When the Syrian government introduced reforms in 2011 and 2012, the only thing we ever really heard about them was “it’s too late” and “they’re window-dressing.” But these reforms were far-reaching and significant. So much carnage could have been avoided had they been given the time and space to take hold.
Starting in 2011, Assad issued decrees suspending almost five decades of emergency law that prohibited public gatherings. This was a big deal, as other Arab leaders were doing the opposite in response to their “uprisings.” Other decrees included the establishment of a multi-party political system, term limits for the presidency, the suspension of state security courts, prisoner releases, amnesty agreements, decentralizing down to local authorities, sacking controversial political figures, introducing new media laws that prohibited the arrest of journalists and provided for more freedom of expression, investment in infrastructure, housing, pension funds, establishing direct dialogue between populations and governing authorities, setting up a committee to dialogue with the opposition — many of whom turned down the offer.
You could feel these reforms unfolding in Damascus by early 2012. I would drive into the city from Beirut, call up opposition figures on their mobile phones, go to their homes, talk to regular folks about politics. I could even access Twitter and Facebook in Syria — platforms that had been banned for years.
What was the reaction among Syrians? Mixed, I gather. You’ve written that some Syrian dissidents were also critical of these reforms.
Many people were skeptical about reforms initially. The narratives against the Syrian state were very pervasive, and folks were confused with all the competing information. Most domestic opposition figures were certain that Assad was going to be gone within a few weeks, so that impacted their readiness to dialogue with his government or support reforms publicly. At the same time, these figures — many of whom had languished in Syrian prisons for years — rejected foreign intervention, the imposition of sanctions, and the militarization of the conflict. In early 2012, the dissidents I met mostly scoffed at reforms, but when massive bombs tore apart Damascus that summer, I saw a marked shift in their positions.
In terms of the general population, I think sentiments were split — not so much on the reforms themselves, but on whether they would actually be implemented. One way to gauge public support would be to look at how many Syrians turned out for the constitutional referendum. Many boycotted it, but the participation rate was just under 60 percent, so I would argue that a modest majority of Syrians were willing to put their trust in the reforms.
What is your assessment of the U.S. plan to withdraw from Syria? I think you suggested in one piece you wrote some time ago that the U.S. effectively ceded Syria to Russia as far back as the first Russian air sorties in September 2015.
Yes, in September 2015 the U.S. lost the conflict to Russia and its allies. The reason is very simple. The Russian intervention provided the Syrian army and its ground allies with the necessary cover to do their jobs effectively. He who dominates the air and the ground wins the war.
To be fair, it also seemed highly unlikely that Obama was prepared to turn this into a full-on U.S. air war. He was happy to do “regime change” in that passive-aggressive way Democrats do it: all “humanitarian intervention” and marketing spin and tragic soundbites. But the Nobel Peace Prize winner was not going to put U.S.–piloted planes in Russian-dominated airspace over Syria in any significant way — not after Iraq and Afghanistan, certainly, and not after the Russians and Chinese blocked Obama’s U.N. Security Council route to war by vetoing all resolutions that might legitimize intervention.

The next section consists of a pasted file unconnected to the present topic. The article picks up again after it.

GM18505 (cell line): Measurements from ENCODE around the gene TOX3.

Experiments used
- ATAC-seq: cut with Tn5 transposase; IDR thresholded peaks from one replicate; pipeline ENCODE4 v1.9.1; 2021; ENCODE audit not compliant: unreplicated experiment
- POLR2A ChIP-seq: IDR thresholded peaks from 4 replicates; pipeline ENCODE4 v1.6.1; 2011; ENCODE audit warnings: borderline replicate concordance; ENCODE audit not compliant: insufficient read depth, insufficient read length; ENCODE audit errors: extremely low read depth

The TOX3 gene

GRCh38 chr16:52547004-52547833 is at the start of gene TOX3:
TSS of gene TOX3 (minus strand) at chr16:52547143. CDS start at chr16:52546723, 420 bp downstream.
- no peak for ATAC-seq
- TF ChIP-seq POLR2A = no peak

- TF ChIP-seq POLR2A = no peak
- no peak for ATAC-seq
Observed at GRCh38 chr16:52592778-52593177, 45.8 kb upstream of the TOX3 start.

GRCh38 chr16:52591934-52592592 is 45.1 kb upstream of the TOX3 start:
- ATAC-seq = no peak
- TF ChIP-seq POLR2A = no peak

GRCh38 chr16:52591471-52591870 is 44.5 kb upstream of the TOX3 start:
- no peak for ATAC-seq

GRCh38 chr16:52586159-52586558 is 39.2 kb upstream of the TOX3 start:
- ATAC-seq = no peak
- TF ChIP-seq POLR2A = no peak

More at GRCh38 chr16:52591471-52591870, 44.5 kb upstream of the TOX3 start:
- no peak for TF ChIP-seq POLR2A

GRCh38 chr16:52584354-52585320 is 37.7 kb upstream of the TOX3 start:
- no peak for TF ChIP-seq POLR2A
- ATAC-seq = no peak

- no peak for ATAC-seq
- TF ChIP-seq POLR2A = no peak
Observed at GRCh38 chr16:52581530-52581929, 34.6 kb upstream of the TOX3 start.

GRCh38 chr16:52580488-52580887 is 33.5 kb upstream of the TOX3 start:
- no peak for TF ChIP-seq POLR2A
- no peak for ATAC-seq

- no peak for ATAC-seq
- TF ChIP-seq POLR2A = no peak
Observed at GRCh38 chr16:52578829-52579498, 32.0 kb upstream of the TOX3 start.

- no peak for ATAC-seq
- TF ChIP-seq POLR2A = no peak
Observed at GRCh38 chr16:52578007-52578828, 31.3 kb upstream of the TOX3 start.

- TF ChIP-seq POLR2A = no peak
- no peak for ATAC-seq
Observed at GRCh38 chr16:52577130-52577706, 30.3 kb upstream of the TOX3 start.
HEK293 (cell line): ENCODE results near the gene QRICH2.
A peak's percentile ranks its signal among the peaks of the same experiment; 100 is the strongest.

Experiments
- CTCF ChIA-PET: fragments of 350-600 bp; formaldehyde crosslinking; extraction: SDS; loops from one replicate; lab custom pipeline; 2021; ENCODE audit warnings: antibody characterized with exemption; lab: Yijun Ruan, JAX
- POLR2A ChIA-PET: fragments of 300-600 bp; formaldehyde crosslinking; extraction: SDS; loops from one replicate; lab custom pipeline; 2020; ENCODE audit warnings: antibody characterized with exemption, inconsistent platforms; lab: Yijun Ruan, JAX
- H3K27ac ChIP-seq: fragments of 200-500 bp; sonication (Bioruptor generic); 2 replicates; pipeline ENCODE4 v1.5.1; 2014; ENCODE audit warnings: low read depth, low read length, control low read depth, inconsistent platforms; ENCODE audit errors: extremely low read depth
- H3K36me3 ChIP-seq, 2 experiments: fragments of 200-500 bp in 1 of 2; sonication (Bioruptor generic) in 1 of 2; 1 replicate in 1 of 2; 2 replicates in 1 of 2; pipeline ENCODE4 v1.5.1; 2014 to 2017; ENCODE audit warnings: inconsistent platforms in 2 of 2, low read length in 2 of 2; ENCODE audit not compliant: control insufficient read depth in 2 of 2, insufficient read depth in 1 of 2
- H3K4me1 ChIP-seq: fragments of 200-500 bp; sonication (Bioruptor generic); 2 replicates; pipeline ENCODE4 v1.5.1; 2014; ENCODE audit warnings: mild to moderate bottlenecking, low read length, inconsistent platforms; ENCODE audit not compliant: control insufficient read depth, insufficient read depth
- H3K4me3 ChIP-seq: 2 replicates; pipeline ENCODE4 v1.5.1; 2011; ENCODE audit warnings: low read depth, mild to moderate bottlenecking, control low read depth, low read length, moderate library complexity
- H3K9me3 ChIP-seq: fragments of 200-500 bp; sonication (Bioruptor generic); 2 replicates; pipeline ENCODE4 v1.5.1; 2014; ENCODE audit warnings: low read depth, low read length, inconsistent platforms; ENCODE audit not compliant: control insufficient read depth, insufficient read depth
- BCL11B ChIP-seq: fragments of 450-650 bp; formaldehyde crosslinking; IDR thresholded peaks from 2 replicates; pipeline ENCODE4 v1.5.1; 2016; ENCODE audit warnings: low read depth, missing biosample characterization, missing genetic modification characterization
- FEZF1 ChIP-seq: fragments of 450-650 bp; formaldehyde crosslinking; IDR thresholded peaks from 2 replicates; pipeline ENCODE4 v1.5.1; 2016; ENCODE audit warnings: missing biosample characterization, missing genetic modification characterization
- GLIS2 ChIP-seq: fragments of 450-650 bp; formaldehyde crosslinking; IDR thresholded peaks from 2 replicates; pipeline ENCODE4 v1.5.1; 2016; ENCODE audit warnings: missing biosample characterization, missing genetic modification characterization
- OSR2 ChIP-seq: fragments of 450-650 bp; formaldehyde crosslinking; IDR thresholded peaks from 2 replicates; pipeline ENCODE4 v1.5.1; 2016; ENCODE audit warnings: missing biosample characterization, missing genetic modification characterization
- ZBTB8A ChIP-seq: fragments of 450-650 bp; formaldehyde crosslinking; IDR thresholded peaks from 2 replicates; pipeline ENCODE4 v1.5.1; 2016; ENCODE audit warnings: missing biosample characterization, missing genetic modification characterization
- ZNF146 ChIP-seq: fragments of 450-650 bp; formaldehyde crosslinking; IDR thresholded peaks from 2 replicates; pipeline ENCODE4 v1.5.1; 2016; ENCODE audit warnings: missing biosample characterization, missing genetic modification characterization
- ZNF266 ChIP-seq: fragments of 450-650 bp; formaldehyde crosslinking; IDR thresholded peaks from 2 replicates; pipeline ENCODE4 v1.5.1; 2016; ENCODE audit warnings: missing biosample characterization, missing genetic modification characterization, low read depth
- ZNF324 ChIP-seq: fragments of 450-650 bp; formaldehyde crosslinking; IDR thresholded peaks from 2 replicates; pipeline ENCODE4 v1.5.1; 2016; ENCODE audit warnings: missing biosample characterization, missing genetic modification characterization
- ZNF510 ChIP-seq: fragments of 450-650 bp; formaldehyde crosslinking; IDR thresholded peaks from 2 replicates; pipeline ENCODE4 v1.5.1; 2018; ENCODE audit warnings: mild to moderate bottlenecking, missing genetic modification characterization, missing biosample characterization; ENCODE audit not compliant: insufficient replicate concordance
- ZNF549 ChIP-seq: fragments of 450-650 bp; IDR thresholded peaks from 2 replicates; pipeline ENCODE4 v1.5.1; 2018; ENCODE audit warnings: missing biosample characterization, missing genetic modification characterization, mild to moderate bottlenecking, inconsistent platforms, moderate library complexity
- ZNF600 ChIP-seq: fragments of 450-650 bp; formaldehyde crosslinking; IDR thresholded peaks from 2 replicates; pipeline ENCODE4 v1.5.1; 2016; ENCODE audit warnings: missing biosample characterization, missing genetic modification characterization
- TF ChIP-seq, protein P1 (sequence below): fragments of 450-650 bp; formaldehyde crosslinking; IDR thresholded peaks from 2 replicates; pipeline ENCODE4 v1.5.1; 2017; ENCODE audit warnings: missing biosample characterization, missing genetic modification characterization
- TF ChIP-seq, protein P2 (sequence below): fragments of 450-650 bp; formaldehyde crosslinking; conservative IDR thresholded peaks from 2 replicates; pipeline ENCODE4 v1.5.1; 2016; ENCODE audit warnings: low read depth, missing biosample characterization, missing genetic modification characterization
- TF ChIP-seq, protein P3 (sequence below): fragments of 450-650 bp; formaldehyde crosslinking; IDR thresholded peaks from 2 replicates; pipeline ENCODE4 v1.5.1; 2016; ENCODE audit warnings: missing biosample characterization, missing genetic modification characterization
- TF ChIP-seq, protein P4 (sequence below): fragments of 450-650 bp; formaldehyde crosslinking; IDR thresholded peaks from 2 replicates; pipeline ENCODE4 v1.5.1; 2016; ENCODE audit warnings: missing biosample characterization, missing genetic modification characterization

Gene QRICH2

To what extent do you think Syria changed the U.S. position in the Middle East as a whole? It seems as if we are coming out of an important passage in the long story of American involvement in the region.
The U.S. was already exiting the Middle East before the so-called “Arab uprisings” kicked off. Whoever in the U.S. national security apparatus made the decision to stick around and redirect these uprisings against regional adversaries made a colossal mistake. I want to write about this one day because it’s important. I believe the Syrian conflict constitutes the main battlefield in a kind of World War III. The world wars were, in essence, great-power wars, after which the global order reshuffled a bit and new global institutions were established.
Look around you now. We have had a reshuffle in the balance of power in recent years, with Russia, China, Iran in ascendance and Europe and North America in decline. That’s not to say that Washington, London or Paris don’t have levers left to pull: They do. But it is on the back of the Syrian conflict that a great-power battle was fought, and in its wake, new international institutions for finance, defense and policymaking have been born or transformed.
I’m not just talking about the strengthening of the BRICS [Brazil, Russia, India, China, South Africa], the Shanghai Cooperation Organization, the Asian Infrastructure Investment Bank, the Eurasian Union, etc. I mean the world’s networks are shifting hands, too. What will happen to Western-controlled shipping routes now that Asia has started to build faster, cheaper land routes? Will the SWIFT [bank messaging] system survive when an alternative is agreed upon to bypass U.S. sanctions everywhere? There are so many examples of these shifts. It’s not to say that they are due to events in Syria, but rather that Syria triggered the great-power battle that unleashed the potential of this new order much more quickly and efficiently.